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Hollywood just had its worst Memorial Day weekend in 17 years

"Wait -- <em>Tomorrowland</em> isn't even a <em>ride</em> ?" (Disney)

Hollywood tried to get us go to "Tomorrowland" over the long Memorial Day weekend. But audiences stayed home instead, sending box office receipts to their lowest level in 17 years.

The chart below, using historic data from Box Office Mojo on Memorial Day weekend receipts, paints the grim picture. The total Friday-through-Monday haul this past weekend amounted to a little under $200 million. In inflation-adjusted terms, that edges out 2012 for the title of Worst Memorial Day Since 1998.

Why so bad? For starters, Disney's "Tomorrowland" barely managed to live to up the low end of ticket expectations with a $41.7 million opening weekend. The movie represents a new frontier in Disney's efforts to abstract theme park attractions into feature films — "Pirates of the Caribbean" was originally a ride, but Tomorrowland is just a particular region of the park. The film barely eked out the top box office slot ahead of "Pitch Perfect 2," the a cappella sequel that opened a week prior.

So, Hollywood has a bad weekend. In the big picture of a year's sales, does it matter? Maybe. As the official start of Hollywood's summer blockbuster season, Memorial Day weekend sets the tone for much of what follows. And as it turns out there is a relationship between Memorial Day receipts and total summer hauls in any given year. That relationship is plotted in the chart below — again, all numbers are adjusted for inflation.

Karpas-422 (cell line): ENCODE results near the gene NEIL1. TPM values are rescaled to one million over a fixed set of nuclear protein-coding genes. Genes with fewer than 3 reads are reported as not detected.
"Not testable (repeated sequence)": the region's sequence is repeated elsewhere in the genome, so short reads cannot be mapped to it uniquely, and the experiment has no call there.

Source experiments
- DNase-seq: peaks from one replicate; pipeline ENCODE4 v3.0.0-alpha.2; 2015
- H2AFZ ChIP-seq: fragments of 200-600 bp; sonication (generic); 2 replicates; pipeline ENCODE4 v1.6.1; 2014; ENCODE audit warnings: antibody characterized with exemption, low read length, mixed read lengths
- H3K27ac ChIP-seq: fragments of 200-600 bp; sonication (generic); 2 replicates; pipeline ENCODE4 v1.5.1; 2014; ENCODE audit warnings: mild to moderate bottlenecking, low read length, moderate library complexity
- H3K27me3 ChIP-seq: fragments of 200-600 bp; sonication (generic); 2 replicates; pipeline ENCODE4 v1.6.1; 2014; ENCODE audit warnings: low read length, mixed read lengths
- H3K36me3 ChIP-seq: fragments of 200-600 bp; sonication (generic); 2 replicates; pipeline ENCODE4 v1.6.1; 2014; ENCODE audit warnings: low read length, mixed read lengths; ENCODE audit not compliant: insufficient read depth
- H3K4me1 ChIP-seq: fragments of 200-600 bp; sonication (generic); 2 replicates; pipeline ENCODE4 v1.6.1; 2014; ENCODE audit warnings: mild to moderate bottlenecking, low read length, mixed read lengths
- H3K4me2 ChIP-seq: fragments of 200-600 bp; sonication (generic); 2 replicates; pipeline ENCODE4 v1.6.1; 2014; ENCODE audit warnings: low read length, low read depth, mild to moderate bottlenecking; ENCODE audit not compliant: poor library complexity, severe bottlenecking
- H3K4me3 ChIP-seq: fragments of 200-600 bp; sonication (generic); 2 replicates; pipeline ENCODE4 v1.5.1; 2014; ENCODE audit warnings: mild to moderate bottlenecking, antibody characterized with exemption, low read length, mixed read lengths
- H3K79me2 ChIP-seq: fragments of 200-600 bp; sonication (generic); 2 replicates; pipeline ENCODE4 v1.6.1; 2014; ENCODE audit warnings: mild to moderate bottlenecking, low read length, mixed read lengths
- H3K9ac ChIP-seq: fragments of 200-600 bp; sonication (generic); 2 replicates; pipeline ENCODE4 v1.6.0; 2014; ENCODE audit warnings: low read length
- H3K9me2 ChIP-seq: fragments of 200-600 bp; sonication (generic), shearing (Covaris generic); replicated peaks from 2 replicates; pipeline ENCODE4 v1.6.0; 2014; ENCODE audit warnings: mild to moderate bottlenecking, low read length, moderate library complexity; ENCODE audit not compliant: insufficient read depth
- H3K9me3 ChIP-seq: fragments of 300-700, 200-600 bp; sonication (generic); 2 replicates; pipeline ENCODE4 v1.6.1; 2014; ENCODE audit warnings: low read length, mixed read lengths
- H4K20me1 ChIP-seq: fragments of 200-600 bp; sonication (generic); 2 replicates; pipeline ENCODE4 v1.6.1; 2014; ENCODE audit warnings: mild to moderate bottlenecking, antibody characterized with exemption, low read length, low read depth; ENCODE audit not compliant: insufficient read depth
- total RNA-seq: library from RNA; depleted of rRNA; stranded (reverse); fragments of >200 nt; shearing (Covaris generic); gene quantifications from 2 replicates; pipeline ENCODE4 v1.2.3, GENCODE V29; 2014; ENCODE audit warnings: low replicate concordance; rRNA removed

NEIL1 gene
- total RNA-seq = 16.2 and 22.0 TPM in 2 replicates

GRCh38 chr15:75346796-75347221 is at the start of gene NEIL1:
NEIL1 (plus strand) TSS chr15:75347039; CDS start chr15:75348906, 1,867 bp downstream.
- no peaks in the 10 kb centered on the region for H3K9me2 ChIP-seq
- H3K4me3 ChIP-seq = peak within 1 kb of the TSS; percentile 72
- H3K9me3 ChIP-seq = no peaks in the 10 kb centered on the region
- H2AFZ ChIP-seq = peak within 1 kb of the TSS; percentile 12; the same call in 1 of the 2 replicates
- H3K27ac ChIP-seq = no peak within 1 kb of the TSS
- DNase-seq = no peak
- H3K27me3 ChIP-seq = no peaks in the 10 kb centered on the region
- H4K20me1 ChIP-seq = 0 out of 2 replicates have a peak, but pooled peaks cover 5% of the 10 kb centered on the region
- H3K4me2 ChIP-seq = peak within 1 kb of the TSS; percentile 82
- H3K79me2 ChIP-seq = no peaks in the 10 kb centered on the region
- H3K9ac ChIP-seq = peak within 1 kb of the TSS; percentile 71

In general, years that have better Memorial Day ticket sales also see better summer box office totals too. 2013 was a year for the record books, with a Memorial Day box office north of $300 million and a total summer haul approaching $5 billion. But 2014 was lackluster on both counts.

It's too early to know where 2015 falls on this chart. But with Memorial Day receipts between those of 1997 and 1998, the trend line suggests that Hollywood could pull in somewhere around $4 billion this summer. That's not a small amount by any stretch of the imagination, but it's well below the numbers the industry grew accustomed to in the 2000s.

The blockbuster menu for the coming months looks a lot like what we're used to — plenty of sequels, reboots and spinoffs, with some fresh fare sprinkled here and there. There's nothing to suggest that 2015 will deviate meaningfully from that trend line above: a line that may point to tough times in Hollywood come autumn.